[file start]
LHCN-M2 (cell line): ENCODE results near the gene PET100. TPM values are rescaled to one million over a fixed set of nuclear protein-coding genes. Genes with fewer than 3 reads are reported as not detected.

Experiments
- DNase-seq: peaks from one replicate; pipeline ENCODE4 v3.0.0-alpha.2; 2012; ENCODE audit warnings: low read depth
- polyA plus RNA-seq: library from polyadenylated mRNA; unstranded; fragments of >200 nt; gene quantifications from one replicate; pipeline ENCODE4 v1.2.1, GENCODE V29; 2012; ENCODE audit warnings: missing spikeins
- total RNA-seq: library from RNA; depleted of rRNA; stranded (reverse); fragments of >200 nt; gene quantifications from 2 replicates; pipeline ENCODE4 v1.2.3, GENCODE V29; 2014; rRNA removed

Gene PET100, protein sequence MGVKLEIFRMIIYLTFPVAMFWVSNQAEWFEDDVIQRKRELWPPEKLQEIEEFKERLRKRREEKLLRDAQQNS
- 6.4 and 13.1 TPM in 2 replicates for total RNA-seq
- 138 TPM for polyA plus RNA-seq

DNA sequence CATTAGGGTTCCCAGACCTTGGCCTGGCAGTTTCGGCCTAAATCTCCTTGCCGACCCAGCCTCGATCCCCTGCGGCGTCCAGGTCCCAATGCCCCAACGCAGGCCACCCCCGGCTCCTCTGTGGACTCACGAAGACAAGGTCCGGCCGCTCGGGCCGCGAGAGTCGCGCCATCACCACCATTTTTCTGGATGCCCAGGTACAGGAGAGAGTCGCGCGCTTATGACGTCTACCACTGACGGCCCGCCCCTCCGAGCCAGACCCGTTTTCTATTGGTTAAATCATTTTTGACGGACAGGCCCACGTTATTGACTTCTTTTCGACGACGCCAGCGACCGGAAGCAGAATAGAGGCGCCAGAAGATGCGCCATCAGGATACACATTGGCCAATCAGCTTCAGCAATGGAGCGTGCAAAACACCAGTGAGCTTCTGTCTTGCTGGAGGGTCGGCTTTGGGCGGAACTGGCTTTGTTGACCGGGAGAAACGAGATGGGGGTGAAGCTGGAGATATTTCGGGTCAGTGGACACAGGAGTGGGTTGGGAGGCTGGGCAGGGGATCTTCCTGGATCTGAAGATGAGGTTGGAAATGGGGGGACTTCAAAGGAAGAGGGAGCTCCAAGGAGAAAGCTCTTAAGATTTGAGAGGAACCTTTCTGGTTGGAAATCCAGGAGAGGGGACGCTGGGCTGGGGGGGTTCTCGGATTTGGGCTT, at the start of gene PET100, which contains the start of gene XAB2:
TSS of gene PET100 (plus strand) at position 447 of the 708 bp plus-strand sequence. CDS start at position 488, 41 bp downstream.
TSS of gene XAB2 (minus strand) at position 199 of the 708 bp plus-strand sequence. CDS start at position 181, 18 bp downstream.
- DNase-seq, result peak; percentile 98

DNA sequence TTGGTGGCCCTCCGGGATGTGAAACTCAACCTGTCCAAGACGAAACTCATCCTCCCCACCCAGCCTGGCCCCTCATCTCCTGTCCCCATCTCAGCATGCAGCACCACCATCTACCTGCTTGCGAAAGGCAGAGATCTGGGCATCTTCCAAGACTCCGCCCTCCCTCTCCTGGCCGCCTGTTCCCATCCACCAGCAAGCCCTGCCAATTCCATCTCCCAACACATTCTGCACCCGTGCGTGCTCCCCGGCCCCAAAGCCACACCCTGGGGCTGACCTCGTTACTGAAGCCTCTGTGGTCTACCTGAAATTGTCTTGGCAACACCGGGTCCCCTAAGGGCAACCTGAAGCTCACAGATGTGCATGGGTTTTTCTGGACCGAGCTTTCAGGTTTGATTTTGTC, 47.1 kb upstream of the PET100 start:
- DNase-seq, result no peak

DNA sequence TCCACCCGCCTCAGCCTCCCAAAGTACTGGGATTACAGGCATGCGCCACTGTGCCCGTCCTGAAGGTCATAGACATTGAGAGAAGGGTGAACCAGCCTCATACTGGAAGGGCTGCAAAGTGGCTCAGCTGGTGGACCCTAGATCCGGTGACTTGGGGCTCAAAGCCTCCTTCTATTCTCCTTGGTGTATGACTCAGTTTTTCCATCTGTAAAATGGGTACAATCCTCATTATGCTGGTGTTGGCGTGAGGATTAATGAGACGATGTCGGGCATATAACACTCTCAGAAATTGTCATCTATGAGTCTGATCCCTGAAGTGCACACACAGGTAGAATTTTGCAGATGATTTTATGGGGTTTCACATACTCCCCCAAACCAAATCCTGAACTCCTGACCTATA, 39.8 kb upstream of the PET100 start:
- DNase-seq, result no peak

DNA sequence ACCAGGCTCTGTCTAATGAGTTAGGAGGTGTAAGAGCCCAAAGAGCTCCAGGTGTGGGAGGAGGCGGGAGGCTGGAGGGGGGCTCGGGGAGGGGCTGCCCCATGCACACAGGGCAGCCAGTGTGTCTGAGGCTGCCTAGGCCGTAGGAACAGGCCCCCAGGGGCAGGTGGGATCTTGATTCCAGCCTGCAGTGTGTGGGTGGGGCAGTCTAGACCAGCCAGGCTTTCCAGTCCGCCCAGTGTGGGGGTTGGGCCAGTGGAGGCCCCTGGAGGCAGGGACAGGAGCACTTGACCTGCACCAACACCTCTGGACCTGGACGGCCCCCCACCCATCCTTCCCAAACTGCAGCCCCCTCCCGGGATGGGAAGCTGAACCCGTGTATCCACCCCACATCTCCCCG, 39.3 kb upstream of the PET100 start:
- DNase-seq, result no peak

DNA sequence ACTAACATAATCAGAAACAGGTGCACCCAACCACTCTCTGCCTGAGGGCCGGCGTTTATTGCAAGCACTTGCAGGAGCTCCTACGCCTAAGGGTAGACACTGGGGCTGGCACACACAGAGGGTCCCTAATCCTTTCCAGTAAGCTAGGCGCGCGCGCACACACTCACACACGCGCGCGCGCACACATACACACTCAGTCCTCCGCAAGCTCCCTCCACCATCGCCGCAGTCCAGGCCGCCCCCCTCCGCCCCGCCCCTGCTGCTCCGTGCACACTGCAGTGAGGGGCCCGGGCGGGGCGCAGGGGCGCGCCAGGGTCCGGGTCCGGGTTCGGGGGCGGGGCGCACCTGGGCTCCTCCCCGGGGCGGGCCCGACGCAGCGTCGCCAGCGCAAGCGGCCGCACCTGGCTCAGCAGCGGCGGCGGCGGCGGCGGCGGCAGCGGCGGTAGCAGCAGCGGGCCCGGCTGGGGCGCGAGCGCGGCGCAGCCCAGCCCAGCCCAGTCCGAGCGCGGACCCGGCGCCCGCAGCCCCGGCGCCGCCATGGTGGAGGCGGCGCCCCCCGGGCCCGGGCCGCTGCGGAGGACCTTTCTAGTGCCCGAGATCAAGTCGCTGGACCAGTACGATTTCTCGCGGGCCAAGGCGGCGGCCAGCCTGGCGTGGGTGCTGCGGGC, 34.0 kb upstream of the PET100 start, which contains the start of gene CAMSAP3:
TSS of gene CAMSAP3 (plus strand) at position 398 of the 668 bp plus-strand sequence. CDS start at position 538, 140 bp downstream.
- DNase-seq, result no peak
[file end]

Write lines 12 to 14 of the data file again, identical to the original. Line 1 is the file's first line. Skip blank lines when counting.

- DNase-seq, result peak; percentile 98

DNA sequence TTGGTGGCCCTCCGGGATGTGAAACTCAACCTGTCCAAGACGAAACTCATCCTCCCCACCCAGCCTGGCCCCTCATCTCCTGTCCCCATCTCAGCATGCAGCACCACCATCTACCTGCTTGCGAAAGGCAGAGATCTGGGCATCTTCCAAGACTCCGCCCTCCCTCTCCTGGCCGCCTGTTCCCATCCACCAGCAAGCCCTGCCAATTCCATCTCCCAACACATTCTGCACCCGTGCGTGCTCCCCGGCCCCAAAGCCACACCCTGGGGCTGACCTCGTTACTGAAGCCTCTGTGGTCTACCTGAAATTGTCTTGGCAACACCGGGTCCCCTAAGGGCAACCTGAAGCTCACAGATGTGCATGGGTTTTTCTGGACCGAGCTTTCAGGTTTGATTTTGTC, 47.1 kb upstream of the PET100 start:
- DNase-seq, result no peak